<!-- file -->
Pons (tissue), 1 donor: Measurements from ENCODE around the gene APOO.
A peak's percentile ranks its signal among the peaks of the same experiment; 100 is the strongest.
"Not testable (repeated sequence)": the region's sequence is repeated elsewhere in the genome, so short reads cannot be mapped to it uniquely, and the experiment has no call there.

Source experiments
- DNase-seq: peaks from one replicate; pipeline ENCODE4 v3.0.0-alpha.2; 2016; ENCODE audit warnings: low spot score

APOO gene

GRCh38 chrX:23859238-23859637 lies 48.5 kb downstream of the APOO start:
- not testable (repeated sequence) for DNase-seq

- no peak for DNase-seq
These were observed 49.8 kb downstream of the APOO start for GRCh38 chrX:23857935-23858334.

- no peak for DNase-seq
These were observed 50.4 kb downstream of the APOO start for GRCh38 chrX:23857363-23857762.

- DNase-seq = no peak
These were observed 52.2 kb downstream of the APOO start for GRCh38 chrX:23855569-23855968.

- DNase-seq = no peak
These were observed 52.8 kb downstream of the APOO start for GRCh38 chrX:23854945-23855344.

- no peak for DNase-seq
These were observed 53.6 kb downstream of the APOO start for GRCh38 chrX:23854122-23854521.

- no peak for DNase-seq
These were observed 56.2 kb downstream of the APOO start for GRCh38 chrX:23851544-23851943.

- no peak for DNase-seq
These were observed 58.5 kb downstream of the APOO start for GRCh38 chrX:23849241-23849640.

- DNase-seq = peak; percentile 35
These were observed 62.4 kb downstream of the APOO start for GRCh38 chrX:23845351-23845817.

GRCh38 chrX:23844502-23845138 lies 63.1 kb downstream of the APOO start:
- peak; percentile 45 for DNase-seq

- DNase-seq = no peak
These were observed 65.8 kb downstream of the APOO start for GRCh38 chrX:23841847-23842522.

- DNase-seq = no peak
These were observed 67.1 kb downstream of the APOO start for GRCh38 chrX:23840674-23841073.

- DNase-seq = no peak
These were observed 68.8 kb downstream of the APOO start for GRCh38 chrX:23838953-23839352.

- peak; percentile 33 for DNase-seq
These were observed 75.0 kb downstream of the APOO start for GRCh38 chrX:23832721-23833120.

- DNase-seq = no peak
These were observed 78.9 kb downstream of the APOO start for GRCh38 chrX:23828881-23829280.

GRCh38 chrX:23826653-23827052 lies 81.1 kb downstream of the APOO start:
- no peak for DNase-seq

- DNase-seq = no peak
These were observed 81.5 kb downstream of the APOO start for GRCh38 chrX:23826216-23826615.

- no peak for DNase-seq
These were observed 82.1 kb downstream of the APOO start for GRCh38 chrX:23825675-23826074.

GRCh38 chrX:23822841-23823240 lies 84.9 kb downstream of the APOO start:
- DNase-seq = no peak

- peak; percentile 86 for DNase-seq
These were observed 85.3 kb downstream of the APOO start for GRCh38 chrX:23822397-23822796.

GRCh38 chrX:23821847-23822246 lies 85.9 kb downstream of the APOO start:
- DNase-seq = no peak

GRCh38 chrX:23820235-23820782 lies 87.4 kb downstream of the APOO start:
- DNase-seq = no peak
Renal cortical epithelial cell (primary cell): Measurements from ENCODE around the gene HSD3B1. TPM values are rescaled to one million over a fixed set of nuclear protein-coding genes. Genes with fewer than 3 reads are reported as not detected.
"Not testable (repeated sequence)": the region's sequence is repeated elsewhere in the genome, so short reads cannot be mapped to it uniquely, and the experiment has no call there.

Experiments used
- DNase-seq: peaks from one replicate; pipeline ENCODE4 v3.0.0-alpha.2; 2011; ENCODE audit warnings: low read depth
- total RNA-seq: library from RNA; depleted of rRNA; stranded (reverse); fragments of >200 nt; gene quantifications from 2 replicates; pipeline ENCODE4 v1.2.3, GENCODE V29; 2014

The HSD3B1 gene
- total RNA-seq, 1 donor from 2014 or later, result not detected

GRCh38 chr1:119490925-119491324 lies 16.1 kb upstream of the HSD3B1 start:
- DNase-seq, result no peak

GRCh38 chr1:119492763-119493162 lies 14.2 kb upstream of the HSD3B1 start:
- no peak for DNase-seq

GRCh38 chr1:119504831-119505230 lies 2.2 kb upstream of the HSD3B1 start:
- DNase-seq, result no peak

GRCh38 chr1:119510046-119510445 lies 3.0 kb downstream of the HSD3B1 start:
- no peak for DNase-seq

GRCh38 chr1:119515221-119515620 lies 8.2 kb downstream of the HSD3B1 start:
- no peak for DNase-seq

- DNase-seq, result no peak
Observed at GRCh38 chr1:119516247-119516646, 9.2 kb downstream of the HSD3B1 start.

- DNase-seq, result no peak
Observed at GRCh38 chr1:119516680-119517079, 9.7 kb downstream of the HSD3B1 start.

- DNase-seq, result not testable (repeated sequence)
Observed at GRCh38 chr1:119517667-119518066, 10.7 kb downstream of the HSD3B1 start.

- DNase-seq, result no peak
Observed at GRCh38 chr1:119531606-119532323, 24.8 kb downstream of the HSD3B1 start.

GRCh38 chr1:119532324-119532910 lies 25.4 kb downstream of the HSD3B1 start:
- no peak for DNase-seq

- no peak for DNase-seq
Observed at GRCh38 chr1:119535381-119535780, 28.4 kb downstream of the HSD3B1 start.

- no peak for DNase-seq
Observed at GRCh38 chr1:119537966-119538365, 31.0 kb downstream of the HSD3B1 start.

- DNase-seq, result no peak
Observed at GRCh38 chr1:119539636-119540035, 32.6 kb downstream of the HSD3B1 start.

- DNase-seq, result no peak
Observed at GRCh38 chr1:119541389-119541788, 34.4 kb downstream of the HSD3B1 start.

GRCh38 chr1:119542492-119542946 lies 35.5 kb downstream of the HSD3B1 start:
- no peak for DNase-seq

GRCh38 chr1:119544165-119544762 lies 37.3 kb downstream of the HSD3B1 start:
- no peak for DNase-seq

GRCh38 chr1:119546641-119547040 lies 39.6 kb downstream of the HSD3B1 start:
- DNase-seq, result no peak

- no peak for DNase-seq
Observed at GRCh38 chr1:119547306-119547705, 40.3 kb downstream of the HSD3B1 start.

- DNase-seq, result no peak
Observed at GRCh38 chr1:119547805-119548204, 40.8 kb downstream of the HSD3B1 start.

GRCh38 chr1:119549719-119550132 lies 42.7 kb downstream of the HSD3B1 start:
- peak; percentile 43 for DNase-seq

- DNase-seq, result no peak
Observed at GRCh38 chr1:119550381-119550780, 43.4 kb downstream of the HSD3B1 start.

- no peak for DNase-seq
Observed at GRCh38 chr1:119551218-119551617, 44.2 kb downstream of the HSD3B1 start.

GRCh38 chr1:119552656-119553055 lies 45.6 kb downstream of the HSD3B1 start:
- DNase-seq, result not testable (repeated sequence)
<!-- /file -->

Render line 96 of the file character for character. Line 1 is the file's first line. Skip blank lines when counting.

GRCh38 chr1:119549719-119550132 lies 42.7 kb downstream of the HSD3B1 start: